A year-old state law is saving Oklahomans millions of dollars by deporting illegal immigrant criminals back to their home countries.
Oklahoma is one of about five states using similar methods to ease inmate overcrowding in prison systems, federal immigration officials say.
"It's working," said Jerry Massie, state Corrections Department spokesman. "They're not in the system and taking up bed space anymore."
Bed space is valuable in a system that has nearly 1,300 inmates waiting to enter it from county jails.
Of the approximately 25,000 inmates in state Department of Corrections custody, about 560 are suspected to be in the country illegally. About 385 of those are eligible for transfer and deportation based on their crimes.
But corrections officials admit some deportees are likely to break their agreements and come back.
"If they've got a lot of family ties here, the likelihood of them trying to slip back in and be with their families increases," Massie said.
One who returned
Border agents arrested 27-year-old Sanchez Leborio less than three weeks after he was deported to Mexico from Oklahoma in October. Leborio had returned over the southern U.S. border and was picked up in Yuma, Ariz.
He's one of eight known to have returned to the U.S. of the 185 individuals deported in the year since the Oklahoma Criminal Illegal Alien Rapid Repatriation Act went into effect.
All of the returnees face federal penalties. After that time is served, state law requires offenders be returned here to complete the remainder of the Oklahoma sentence they were serving at the time of their deportation.
Leborio, who was incarcerated in Oklahoma under the name Ricardo Sanchez Rosales, is in custody less than a mile from the Mexico border. He's charged with the federal crime of illegal entry after removal and faces up to 20 years in prison if convicted.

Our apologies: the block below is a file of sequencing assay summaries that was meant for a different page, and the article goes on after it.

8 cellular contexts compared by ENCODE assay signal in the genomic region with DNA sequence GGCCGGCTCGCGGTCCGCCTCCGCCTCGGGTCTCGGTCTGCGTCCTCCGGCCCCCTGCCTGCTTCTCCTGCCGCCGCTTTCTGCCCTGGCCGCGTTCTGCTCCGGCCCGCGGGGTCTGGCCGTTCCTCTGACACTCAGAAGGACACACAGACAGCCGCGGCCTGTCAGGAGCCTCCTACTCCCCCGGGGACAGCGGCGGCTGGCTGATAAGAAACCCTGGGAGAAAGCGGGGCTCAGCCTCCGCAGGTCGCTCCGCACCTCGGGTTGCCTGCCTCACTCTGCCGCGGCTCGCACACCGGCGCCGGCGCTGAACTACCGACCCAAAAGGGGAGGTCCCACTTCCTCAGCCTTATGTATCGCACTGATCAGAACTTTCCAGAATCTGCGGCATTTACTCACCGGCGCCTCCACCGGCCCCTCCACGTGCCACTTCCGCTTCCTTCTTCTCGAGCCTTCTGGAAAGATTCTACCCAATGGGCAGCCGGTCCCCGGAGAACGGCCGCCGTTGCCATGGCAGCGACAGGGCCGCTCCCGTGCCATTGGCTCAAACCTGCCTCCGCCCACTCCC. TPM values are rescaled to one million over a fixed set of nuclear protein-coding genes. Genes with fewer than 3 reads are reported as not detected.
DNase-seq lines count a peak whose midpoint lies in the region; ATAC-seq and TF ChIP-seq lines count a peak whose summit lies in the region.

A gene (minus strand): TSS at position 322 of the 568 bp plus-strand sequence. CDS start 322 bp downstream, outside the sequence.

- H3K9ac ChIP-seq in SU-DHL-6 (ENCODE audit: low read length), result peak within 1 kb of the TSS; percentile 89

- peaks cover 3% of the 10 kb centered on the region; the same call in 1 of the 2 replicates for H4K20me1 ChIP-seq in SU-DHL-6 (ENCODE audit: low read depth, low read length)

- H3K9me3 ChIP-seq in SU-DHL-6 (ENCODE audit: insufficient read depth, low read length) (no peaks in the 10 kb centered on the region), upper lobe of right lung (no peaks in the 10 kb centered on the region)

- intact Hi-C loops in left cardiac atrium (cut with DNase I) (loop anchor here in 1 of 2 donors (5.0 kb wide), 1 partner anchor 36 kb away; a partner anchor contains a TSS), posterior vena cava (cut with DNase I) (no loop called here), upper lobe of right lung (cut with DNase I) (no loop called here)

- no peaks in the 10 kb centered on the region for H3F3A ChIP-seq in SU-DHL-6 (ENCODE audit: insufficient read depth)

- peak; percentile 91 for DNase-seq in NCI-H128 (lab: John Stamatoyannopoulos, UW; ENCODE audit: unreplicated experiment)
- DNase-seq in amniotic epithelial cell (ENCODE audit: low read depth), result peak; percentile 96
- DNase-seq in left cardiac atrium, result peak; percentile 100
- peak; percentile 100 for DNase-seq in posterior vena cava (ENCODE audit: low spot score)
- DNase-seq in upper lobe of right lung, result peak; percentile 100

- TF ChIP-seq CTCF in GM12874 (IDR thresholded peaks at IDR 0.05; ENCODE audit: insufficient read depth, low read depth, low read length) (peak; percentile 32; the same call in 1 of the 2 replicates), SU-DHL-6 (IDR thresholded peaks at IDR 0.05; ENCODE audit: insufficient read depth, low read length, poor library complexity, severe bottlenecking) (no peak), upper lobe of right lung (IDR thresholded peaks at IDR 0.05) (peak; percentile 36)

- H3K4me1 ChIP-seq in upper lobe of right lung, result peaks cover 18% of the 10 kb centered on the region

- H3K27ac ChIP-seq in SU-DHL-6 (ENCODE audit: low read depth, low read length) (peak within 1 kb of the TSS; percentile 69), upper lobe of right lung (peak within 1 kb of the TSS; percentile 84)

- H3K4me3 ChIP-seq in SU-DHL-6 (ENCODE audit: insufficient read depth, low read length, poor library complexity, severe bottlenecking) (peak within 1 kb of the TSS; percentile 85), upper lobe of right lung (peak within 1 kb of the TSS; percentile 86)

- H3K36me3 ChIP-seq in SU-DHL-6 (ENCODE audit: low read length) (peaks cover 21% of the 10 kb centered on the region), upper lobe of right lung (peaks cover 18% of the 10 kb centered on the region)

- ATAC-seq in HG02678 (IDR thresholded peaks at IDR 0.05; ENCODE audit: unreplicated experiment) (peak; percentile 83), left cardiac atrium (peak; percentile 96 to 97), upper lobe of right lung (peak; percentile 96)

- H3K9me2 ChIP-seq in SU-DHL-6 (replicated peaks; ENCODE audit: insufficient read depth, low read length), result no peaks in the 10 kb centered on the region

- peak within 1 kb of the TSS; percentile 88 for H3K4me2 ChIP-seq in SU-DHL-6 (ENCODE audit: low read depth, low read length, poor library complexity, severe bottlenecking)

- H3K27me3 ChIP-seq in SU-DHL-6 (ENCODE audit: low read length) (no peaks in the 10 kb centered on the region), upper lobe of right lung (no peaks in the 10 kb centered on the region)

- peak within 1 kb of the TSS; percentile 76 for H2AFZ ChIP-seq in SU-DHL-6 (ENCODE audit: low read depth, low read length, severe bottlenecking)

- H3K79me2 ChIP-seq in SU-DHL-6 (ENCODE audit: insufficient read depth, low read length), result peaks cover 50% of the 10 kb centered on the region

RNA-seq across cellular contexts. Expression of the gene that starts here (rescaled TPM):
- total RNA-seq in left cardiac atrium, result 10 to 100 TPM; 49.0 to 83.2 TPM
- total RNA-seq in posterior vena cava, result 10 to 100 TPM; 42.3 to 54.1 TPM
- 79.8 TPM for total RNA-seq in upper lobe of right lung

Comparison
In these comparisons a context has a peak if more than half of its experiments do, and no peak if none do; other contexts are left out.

Afterward, Leborio must serve the remainder of his 13-year sentence in Oklahoma for possession of marijuana with intent to distribute.
Most individuals deported under the state's rapid repatriation program had been convicted of drug and alcohol offenses.
There are 136 inmates awaiting pickup and removal by federal officials.
Eligible inmates must have served a third of their sentence and have a deportation order issued by a federal immigration judge.
They cannot be serving time for violent crimes, such as murder and first-degree rape, which require 85 percent of their sentence be served.
"If they're nonviolent, this is a great program that can get criminals out of the state and into federal custody," said Douglas Stump, an Oklahoma City immigration attorney and second vice president for the American Immigration Lawyers Association.
Violent criminals who plead to a lesser charge could be eligible for deportation under the law.
Criminals who were previously convicted of violent crimes but served those sentences could be as well.
Pedro Tavares, 51, who was serving time on a drug conviction but had previously served his sentence on a second-degree murder conviction, was deported last year and arrested two months later near Laredo, Texas.
Miguel Pu, 22, was serving time for rape by instrumentation, not considered a violent crime, when he was deported to Guatemala last year and arrested five months later in Arizona.
The Oklahoma Criminal Alien Rapid Repatriation Act
The Oklahoma Criminal Alien Rapid Repatriation Act was introduced by Rep. Randy Terrill, R-Moore, in 2009. Sen. Anthony Sykes, R-Moore, was the primary author in the Senate.
Much of the law mirrors language written by U.S. Immigration and Customs Enforcement officials for the federal rapid repatriation program. A federal version of the program began in 2007 and five states have agreements with federal immigration officials to identify and repatriate incarcerated criminals.
Oklahoma's program is a state-run program and not a part of the federal rapid repatriation program.
SOURCE: OKLAHOMA LEGISLATURE AND U.S. IMMIGRATION AND CUSTOMS ENFORCEMENT
Incarceration of illegal immigrants
$19,798: Average annual prison cost per offender.
$1,634: Average annual amount paid per offender by the federal government to help offset the cost of illegal immigrant inmates.
$3.36 million: Approximate amount saved during first year of repatriation act.
$462 million: State Corrections Department fiscal year 2010 budget.
SOURCE: STATE CRIMINAL ALIEN ASSISTANCE PROGRAM FUNDS, OKLAHOMA CORRECTIONS DEPARTMENT